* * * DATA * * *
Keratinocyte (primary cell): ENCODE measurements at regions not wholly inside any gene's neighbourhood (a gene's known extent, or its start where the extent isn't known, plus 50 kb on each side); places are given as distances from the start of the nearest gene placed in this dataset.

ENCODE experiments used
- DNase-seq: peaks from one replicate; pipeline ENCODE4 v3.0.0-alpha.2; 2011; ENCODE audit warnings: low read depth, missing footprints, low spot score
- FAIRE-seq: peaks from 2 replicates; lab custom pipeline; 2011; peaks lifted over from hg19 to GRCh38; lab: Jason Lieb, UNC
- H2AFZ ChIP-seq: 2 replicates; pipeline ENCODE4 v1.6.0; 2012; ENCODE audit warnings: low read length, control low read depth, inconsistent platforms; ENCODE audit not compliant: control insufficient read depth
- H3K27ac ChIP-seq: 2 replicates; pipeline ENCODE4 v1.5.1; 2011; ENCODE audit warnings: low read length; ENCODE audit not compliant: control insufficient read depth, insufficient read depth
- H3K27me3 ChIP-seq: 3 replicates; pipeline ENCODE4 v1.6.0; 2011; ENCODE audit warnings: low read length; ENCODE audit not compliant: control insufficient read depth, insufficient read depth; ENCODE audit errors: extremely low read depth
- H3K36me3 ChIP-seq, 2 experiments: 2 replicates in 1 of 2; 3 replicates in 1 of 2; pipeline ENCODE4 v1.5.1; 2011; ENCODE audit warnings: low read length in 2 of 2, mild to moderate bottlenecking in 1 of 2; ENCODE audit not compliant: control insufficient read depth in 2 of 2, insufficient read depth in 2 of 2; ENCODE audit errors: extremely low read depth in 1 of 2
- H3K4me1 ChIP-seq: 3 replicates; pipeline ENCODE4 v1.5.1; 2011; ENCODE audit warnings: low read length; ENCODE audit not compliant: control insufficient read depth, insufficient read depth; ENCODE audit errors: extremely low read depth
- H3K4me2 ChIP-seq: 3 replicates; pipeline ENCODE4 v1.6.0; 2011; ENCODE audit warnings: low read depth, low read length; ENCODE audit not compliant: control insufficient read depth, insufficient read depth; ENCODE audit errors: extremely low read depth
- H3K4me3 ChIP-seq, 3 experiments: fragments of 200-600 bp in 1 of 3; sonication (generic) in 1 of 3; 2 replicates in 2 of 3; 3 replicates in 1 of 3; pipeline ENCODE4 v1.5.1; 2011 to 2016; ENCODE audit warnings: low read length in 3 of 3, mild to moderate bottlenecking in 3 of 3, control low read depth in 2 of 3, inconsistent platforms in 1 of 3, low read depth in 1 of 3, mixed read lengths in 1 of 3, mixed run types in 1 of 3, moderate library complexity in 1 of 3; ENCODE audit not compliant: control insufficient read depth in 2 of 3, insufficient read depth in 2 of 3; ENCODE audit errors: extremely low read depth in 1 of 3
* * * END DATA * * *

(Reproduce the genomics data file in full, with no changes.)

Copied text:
Keratinocyte (primary cell): ENCODE measurements at regions not wholly inside any gene's neighbourhood (a gene's known extent, or its start where the extent isn't known, plus 50 kb on each side); places are given as distances from the start of the nearest gene placed in this dataset.

ENCODE experiments used
- DNase-seq: peaks from one replicate; pipeline ENCODE4 v3.0.0-alpha.2; 2011; ENCODE audit warnings: low read depth, missing footprints, low spot score
- FAIRE-seq: peaks from 2 replicates; lab custom pipeline; 2011; peaks lifted over from hg19 to GRCh38; lab: Jason Lieb, UNC
- H2AFZ ChIP-seq: 2 replicates; pipeline ENCODE4 v1.6.0; 2012; ENCODE audit warnings: low read length, control low read depth, inconsistent platforms; ENCODE audit not compliant: control insufficient read depth
- H3K27ac ChIP-seq: 2 replicates; pipeline ENCODE4 v1.5.1; 2011; ENCODE audit warnings: low read length; ENCODE audit not compliant: control insufficient read depth, insufficient read depth
- H3K27me3 ChIP-seq: 3 replicates; pipeline ENCODE4 v1.6.0; 2011; ENCODE audit warnings: low read length; ENCODE audit not compliant: control insufficient read depth, insufficient read depth; ENCODE audit errors: extremely low read depth
- H3K36me3 ChIP-seq, 2 experiments: 2 replicates in 1 of 2; 3 replicates in 1 of 2; pipeline ENCODE4 v1.5.1; 2011; ENCODE audit warnings: low read length in 2 of 2, mild to moderate bottlenecking in 1 of 2; ENCODE audit not compliant: control insufficient read depth in 2 of 2, insufficient read depth in 2 of 2; ENCODE audit errors: extremely low read depth in 1 of 2
- H3K4me1 ChIP-seq: 3 replicates; pipeline ENCODE4 v1.5.1; 2011; ENCODE audit warnings: low read length; ENCODE audit not compliant: control insufficient read depth, insufficient read depth; ENCODE audit errors: extremely low read depth
- H3K4me2 ChIP-seq: 3 replicates; pipeline ENCODE4 v1.6.0; 2011; ENCODE audit warnings: low read depth, low read length; ENCODE audit not compliant: control insufficient read depth, insufficient read depth; ENCODE audit errors: extremely low read depth
- H3K4me3 ChIP-seq, 3 experiments: fragments of 200-600 bp in 1 of 3; sonication (generic) in 1 of 3; 2 replicates in 2 of 3; 3 replicates in 1 of 3; pipeline ENCODE4 v1.5.1; 2011 to 2016; ENCODE audit warnings: low read length in 3 of 3, mild to moderate bottlenecking in 3 of 3, control low read depth in 2 of 3, inconsistent platforms in 1 of 3, low read depth in 1 of 3, mixed read lengths in 1 of 3, mixed run types in 1 of 3, moderate library complexity in 1 of 3; ENCODE audit not compliant: control insufficient read depth in 2 of 3, insufficient read depth in 2 of 3; ENCODE audit errors: extremely low read depth in 1 of 3